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About city Gallery Where to stay

Vancouver is one of the most tolerant and environmentally-friendly cities in the world. Located far away from the other international centres of tourism and business, this Canadian city doesn’t feature in the media all that often. It is, however, an ambitious and comfortable settlement surrounded by nature that welcomes people of all cultural and religious backgrounds.

The city itself is home to only 600,000 people (or 2 million if suburbs were to be included). Situated on the country’s Western shore, the port of Vancouver can be seen as the continent’s final gate to the vast reaches of the Pacific Ocean – above it you will only find boundless woods, Alaska and the freezing North. The local climate is pleasant – the winters are mild and summers warm, but not too hot. Couple that with lots of green parks, forests, ocean bays and mountains, and you’ll get an image of a truly idyllic city.

Aquabus in Vancouver, Canada
Photo taken by David J Laporte / flickr.com/creativecommons.  Aquabus in Vancouver, Canada

Vancouver is set to become the world’s greenest and most environmentally-friendly city by 2020. The local government is currently implementing a great number of conservation projects, while the locals spend their free time playing sports and enjoying the riches of the natural world. It’s one of the few cities in the world that allow people to go skiing on the nearby peaks in the morning, sunbathe on the beach in the afternoon, and dive into the hubbub of local bars and restaurants in the evening.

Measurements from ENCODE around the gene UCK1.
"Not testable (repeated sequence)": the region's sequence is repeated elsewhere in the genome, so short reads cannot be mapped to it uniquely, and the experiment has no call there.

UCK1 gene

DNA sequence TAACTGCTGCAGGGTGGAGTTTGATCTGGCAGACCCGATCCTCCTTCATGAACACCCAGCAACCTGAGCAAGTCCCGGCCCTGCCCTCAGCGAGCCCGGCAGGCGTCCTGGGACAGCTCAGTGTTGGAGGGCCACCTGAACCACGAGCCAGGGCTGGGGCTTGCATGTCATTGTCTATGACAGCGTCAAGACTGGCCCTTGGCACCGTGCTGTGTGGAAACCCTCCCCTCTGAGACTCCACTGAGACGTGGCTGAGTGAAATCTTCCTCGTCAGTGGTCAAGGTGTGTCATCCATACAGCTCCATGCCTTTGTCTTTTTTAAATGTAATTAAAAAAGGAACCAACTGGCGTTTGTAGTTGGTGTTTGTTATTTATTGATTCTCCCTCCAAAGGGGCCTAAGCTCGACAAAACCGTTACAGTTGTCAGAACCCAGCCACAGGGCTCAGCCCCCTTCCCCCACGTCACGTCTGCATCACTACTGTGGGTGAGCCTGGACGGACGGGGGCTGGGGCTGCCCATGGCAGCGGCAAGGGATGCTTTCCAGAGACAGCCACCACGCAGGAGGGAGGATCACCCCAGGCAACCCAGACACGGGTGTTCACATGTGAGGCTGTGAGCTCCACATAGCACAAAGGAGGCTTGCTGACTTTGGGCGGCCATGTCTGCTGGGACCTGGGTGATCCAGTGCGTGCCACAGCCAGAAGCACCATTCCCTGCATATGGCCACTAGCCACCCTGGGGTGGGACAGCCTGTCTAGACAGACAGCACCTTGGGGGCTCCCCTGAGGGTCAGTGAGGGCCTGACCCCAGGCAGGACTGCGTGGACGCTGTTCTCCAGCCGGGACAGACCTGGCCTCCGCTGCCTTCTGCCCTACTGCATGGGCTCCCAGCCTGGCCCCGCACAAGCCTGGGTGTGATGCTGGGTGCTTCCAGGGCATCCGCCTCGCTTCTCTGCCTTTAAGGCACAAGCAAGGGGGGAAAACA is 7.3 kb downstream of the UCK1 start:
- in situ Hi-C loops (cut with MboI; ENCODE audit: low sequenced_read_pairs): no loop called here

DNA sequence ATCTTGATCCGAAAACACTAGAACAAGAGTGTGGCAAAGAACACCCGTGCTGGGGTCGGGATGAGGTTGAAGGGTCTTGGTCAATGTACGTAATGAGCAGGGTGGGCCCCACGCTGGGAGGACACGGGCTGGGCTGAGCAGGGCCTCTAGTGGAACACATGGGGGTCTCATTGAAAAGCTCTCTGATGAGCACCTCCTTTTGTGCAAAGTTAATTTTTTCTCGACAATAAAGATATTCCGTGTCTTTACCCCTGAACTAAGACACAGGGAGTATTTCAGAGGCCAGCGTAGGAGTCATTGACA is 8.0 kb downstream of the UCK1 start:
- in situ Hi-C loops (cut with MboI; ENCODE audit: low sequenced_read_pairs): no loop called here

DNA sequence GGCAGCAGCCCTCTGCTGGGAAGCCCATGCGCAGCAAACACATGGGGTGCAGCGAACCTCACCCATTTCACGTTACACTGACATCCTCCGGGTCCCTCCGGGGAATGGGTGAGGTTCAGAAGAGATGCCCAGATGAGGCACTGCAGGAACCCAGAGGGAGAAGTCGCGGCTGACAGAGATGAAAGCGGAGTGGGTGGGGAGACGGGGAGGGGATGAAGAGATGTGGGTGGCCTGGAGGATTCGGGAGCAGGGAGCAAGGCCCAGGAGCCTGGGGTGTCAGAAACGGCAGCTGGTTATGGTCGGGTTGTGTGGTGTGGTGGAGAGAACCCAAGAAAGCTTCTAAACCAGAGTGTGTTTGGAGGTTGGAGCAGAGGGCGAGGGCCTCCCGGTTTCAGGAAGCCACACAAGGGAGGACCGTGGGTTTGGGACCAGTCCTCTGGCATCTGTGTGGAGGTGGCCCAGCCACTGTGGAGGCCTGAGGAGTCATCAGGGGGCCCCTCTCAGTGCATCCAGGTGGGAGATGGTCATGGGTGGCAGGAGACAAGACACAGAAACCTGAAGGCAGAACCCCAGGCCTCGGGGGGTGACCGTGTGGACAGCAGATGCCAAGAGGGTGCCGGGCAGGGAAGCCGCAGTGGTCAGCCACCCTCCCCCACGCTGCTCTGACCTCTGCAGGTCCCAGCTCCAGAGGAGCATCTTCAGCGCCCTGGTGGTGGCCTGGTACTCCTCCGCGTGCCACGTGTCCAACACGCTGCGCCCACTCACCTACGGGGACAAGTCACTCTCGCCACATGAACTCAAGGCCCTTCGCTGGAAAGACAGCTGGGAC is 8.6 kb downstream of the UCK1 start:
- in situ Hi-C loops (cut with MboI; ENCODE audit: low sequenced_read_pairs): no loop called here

People who move to Vancouver like to stress the abundance of free time activities in nature that the city offers. The locals go canoeing, fishing in rivers, lakes and the ocean, cycle on the endless bike paths, climb mountains, hike in the nearby nature parks, enjoy spending time on the beach, and go skiing on excellent ski trails.

A view of English Bay from the Burrard Bridge
Photo taken by Dimbeko / wikimedia.org.  A view of English Bay from the Burrard Bridge

Vancouver is known as something of a tolerance mecca, welcoming people of all sexual orientations. As many as 50 percent of the local population is comprised of newcomers from the most remote of places, mostly in Asia. Walking round the city one might get the impression it’s a real-world utopia. Ethnic diversity, lots of immigrants, extremely low crime rates, and kind, courteous and benevolent people.

The city is often considered to be Canada’s culinary capital. Here you can always find fresh wild salmon, shrimp and other juicy seafood. There are also many Asian restaurants around the city, serving Chinese and Japanese dishes.

Where to stay

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